This article originally appeared in our July/August issue



If UPS and FedEx follow their 2017 timelines, general rate increase (GRI) announcements for 2018 are on the horizon. No matter when they are announced, it’s important not to wait for New Year's Day to prepare for their effects (or April, when you review your first quarter parcel spend and panic at the sticker shock).

In fact, it's never too early to answer the fundamental GRI question: Do I know what to expect and how to adjust for next year?

Anticipating what's to come will provide you the intel to make data-driven decisions for 2018 and re-engage with your carrier reps to ensure your parcel costs are within your control. As we dive into how parcel shippers should plan for – and mitigate – these inevitable increases, let’s look back at recent history to find our jumping-off point.

Rate History Is Instructional

By examining recent trends in GRI, we can get a better sense of what to expect from 2018 announcements and identify tangible impacts on parcel spend for various shipping profiles.

  • Last Year: For 2017, average rate increases by UPS were 4.9% for ground and air service types. FedEx, meanwhile, also increased ground by the 4.9% average while air jumped 3.9% on average.
  • Last Decade: Since 2008, average rate increases for ground have consistently been between 4.9% and 5.9%, while air has been fickler across carriers, with a low of 3.9% and a high of 6.9%.

With this knowledge, we can make a few assumptions when trying to predict GRI impacts for 2018:

  • Air and ground increases are unlikely to deviate from the post-2008 mean. For UPS, that's a 6.1% average increase for air versus a 5.5% increase for FedEx. Ground rates have been 5.3% for both carriers.
  • In fact, if the past four GRI announcements are an indication, the percentages may be even lower than those 10-year averages. Since 2014, yearly rate increases have decreased: FedEx air has averaged 4.4% and UPS a smidge under five percent. For both, ground has been consistently 4.9%.
  • Carriers are more creative with surcharges and other fees. A more generous GRI will be more than offset by surcharge changes. Just look at what’s happened recently: revised DIM thresholds, peak season surcharges, increased minimum charge floors, and more frequent fuel surcharge calculations, to name a few.
  • Carriers will continue making it hard to “comparison shop.” After the carriers broke from their longtime alignment by diverging in base pricing last year, it seems unlikely they come back together this year.

GRI Impacts on Parcel Spend: A Case Study

It's worth remembering – and this is very important – that GRI is an average percentage across all service types and accessorial categories. If a business uses every service type and is charged every fee or surcharge at equal rates, sure, you're likely to be affected by the increase at, or close to, the announced GRI rate.

Truth is, no shipper operates that way, which means no shipper is seeing flat 4.9% or better increases across their package volume.

To make this more concrete, let's look at the pre-negotiation shipping profiles of two companies I work with.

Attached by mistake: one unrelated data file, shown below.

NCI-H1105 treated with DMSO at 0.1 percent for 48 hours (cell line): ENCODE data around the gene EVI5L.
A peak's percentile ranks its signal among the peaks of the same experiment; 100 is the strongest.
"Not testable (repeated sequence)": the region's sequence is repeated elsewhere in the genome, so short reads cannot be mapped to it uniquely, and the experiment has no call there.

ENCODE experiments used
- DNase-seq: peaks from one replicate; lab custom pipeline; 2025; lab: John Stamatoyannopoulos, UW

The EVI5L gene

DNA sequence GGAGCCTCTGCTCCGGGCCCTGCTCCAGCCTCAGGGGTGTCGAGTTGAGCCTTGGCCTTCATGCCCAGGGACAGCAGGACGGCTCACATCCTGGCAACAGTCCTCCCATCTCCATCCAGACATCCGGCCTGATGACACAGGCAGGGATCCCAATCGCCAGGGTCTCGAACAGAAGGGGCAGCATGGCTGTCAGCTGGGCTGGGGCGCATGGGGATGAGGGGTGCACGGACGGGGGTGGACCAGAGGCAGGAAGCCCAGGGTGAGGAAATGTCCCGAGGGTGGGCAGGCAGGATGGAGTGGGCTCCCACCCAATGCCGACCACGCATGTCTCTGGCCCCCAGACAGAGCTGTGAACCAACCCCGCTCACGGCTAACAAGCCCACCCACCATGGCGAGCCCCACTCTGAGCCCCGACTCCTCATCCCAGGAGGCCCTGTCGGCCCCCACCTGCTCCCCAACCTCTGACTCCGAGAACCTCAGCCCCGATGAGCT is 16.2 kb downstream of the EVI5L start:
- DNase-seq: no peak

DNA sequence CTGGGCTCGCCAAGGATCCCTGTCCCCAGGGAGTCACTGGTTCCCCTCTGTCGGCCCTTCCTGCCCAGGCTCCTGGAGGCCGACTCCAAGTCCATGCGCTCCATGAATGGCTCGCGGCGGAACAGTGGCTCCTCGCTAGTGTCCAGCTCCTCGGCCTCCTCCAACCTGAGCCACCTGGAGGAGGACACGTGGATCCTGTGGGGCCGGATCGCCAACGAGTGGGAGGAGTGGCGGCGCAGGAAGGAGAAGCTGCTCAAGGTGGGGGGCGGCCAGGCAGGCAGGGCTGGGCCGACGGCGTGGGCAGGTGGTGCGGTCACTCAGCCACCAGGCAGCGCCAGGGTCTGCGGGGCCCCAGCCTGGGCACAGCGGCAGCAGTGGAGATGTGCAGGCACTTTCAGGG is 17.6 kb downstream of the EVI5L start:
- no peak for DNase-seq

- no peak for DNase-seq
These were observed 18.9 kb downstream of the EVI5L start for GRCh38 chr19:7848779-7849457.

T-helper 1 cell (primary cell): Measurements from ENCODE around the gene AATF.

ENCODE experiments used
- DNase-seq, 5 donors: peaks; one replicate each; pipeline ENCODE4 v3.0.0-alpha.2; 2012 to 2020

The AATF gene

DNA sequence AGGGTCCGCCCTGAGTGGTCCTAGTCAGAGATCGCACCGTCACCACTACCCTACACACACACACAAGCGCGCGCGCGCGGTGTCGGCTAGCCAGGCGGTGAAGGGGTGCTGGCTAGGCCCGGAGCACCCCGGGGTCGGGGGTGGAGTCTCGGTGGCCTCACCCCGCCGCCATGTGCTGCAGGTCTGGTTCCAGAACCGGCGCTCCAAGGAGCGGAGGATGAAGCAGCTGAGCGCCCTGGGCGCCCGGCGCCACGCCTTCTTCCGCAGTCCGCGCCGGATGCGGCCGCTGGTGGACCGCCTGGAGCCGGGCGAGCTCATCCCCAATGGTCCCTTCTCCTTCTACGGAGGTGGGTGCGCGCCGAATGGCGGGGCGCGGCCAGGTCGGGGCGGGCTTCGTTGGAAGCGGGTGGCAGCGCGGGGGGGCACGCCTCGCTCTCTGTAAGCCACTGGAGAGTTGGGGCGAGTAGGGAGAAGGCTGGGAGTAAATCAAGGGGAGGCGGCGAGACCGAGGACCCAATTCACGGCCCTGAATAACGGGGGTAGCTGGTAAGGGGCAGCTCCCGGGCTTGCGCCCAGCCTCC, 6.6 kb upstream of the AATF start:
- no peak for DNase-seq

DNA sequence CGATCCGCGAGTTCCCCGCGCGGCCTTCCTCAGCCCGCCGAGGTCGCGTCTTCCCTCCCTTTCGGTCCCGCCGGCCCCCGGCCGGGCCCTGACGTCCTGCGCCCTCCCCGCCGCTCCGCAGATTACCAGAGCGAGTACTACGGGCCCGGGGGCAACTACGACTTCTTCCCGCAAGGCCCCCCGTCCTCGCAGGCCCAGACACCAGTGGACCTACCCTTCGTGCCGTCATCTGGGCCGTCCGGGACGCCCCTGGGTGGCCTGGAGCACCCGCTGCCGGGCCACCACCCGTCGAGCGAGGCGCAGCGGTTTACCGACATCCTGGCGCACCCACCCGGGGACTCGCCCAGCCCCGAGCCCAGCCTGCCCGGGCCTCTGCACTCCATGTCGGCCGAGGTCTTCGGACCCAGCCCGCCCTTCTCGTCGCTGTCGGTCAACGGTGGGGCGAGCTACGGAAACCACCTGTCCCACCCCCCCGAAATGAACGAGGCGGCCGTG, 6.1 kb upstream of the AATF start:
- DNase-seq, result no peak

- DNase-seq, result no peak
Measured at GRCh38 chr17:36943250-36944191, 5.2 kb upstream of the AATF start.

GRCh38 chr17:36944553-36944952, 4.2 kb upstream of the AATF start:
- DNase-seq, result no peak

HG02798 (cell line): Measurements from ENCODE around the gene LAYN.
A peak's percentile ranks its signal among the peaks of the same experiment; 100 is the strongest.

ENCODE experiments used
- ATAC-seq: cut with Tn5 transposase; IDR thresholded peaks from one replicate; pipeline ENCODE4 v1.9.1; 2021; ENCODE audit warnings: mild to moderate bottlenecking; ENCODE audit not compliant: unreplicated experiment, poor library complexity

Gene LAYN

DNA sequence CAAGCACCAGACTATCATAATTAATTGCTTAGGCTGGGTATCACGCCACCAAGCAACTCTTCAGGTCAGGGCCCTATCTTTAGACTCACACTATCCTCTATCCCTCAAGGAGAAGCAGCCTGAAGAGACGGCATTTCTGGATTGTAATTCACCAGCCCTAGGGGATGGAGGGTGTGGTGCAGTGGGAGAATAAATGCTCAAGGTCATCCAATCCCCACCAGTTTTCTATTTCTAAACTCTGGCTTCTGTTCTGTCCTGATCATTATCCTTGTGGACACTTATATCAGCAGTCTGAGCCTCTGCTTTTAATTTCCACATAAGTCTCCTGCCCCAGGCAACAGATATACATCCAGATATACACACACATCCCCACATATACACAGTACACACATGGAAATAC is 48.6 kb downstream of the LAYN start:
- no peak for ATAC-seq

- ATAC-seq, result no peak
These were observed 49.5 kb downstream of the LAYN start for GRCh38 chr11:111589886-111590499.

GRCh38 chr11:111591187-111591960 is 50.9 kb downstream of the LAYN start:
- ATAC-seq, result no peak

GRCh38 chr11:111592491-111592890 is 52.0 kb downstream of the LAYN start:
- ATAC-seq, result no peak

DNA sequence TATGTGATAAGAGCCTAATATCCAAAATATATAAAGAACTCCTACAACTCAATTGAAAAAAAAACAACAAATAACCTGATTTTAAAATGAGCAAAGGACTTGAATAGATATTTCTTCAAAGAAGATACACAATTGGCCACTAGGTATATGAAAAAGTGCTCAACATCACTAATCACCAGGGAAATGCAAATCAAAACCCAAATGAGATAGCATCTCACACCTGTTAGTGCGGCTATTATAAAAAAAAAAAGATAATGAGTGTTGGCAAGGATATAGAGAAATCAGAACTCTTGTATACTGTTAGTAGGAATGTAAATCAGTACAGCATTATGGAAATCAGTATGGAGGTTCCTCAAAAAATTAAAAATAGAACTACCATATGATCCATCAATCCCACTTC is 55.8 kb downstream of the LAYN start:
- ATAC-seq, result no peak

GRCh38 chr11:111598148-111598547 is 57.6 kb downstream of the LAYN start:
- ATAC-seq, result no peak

• Company A, a supplier of construction materials, had about $800,000 in small parcel shipping volume in 2016 – more than 99% via ground, which increased by 4.9% for 2017. But the rate increases for its most common accessorials were more burdensome: 8.2% for its most assessed surcharge. All told, Company A's average GRI was 5.2% and projected to add more than $41,000 to its shipping spend year-over-year.
  • Business B is a multichannel retailer shipping close to $5 million annually – almost half via ground, another 35% 2-day, and a sizeable percentage home delivery. The average GRI for those service types was 6.7%. Across the board, Business B saw an average GRI of 6.4% and projected parcel spend increases of $315,000 in a single year.

The lesson: don't assume that 4.9% will apply to you by default.

Next Steps for Parcel Shippers

  • Once GRIs are official, and before the busy holiday season, contact your carrier rep and ask, “How will this affect me?” Remember, they have the data.
  • Like you would with car repair estimates or medical diagnoses, always get a second opinion. Connect with your parcel auditing and contract negotiation partner and ask the same question you ask your carrier rep. You'll receive a more objective perspective and, if they’re thorough, they'll also have data – yours, plus billions of data points collected over years to establish benchmarks that align with you shipper profile. If you don’t have a parcel intelligence company working on your behalf, now’s the time to find one.
  • In ongoing discussions with your carrier rep, work toward mitigating potential impacts for 2018 and beyond.
  • Model what your budget should look like for 2018 and plan accordingly, including opportunities to make operational changes to offset rate increases.
  • When rates go into effect around the New Year, monitor, monitor, monitor. While UPS or FedEx make big fall GRI announcements, don't assume they won't continue to tweak to their advantage. You still have negotiating power if costs don't mesh with projections.
  • It’s important that you find a contract negotiation partner that doesn’t treat every business and carrier agreement with a one-size-fits-all strategy.

Andrew Brueckner is the Vice President of Business Solutions at VeriShip, the leader in parcel intelligence. Backed by a team of data scientists and 10+ years of benchmarking data, Andy and his team work with shippers to understand and optimize their carrier contracts. He can be reached at andrew.brueckner@veriship.com or 913.933.3519.

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